The album title sounds quite pessimistic. What have been the inspiration sources for your new album?

Nick: Everyday life, relationships, casual drama, egos, friends, enemies, basically everything. All songs come from a different source of inspiration, hence the variety of the album. There are too many bands just trying to play one style for 14 songs. That stuff bores me. Put it this way: I got Meshuggah, Dillinger Escape Plan and The Haunted in my record collection, but I also have Imogen Heap, Björk, Turin Brakes and other less aggressive music. Variety rules!

To what extend is your own life being reflected in the songs?

Nick: Some songs show a character that is based on someone I know, someone I've read about or someone I just made up from out of the blue. Songs like “Dystopia”, “Compassion For A Dream” etc. are basically storytelling. Those songs are me putting on a masquerade costume, so to speak. A mask. Blowsight is my other planet, an escape from reality, if only for a couple of minutes or hours. When I return, I touch more realistic issues regarding myself as a private person, and my private life. The man behind the mask.

Do you consider that “Dystopia Lane” is a depressing album?

Nick: No, I certainly do not. I think that this album touches more feelings than the previous album. This is more naked, more raw and more honest. Even if I bring up the issue of depression, since I myself suffered from it, I do not focus on the...depressing part of it, but on the way out of it. 35 percent of the population suffer from it at least once during their lifetime, and in Sweden 50 percent of the women suffer from it. It's an epidemic problem, so why be quiet about it? People need to hear about it. The world is not a perfect place, so why act like it is, you know? A majority of the songs touches the theme of leaving this way of living – embracing the fact and the possibility that you can avoid the norm and be proud. That, to me, is not a depressing thought!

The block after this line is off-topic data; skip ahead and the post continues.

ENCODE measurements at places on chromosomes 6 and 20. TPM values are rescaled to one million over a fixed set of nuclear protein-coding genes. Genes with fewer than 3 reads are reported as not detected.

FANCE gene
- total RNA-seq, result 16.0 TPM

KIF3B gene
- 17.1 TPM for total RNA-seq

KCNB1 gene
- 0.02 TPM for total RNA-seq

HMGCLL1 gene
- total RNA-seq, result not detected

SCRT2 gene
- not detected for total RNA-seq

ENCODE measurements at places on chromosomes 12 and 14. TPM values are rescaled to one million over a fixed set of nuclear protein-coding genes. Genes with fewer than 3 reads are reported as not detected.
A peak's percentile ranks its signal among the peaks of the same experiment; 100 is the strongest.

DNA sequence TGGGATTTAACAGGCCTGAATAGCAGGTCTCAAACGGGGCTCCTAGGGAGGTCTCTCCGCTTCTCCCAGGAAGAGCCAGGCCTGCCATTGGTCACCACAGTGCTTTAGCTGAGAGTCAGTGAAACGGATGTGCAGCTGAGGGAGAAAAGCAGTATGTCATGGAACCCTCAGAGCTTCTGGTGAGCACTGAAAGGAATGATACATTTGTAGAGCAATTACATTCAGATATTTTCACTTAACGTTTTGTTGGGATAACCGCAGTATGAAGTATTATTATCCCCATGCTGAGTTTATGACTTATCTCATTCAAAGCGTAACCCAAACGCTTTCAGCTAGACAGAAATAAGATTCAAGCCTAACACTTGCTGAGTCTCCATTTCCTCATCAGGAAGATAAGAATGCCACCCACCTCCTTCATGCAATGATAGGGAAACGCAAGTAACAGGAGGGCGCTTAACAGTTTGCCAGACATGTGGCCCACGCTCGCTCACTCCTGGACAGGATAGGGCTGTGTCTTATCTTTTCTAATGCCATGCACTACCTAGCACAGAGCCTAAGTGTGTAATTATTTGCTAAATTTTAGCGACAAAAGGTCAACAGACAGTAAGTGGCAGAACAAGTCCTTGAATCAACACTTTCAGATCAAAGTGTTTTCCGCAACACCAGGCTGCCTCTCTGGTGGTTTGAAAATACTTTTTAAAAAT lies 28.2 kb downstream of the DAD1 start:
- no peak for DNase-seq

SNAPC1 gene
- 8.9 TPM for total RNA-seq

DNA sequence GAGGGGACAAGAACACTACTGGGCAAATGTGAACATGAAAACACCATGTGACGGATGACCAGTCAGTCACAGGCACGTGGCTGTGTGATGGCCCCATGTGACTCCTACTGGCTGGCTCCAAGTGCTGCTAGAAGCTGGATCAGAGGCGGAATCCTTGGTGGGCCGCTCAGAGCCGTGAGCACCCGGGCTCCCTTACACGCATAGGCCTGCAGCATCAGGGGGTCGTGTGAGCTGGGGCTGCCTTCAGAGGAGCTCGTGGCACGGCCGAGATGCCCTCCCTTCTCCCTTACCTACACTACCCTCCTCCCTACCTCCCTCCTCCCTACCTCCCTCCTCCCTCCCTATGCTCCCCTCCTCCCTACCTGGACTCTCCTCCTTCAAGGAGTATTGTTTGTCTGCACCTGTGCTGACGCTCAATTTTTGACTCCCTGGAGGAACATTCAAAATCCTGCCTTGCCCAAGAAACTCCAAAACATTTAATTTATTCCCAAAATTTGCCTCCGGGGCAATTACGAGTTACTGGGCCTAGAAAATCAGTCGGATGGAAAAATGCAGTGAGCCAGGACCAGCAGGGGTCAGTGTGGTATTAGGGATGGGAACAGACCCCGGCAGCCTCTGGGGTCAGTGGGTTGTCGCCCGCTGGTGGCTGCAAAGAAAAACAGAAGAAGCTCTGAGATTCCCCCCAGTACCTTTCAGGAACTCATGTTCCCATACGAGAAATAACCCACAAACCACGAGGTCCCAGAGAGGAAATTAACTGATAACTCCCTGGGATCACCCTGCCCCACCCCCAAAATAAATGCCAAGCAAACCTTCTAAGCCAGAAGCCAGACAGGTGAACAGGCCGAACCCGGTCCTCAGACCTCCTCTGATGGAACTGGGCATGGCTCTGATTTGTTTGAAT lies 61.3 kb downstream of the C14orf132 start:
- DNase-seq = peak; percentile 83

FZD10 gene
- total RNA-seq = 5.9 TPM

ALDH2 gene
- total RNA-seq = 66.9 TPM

What is a dystopia for you?

Nick: A dystopia is the opposite of the more popular word “Utopia”, showing a place that is too good to exist. Dystopia is the complete opposite. An anti-utopia. Global warming is something that was considered something too bad to ever be able to happen. It did. Same thing with the two world wars. If we continue living the way we do today, we will cross off more things of the dystopia list. Animals become extinct, we constantly find new diseases, new ways to die, we explore new things that no one even dared to think about it could happen. Nightmares becoming reality, kind of. But in old books utopia was shown as a state where everyone was “perfect”, which back then was considered shaped in the same form, thinking the same and having the same goals. No individualism. Would you want to live in a world like that? I know I wouldn't.

When and where did you record the new album?

Nick: It was all recorded in less than two weeks in my studio here in Stockholm – all synths, guitars, drums and vocals. Mini even brought in a trumpet and a trombone for “Compassion For A Dream” and “Bandit For life”, which was really cool. Give him an instrument and he'll play it for you, that little f*cker.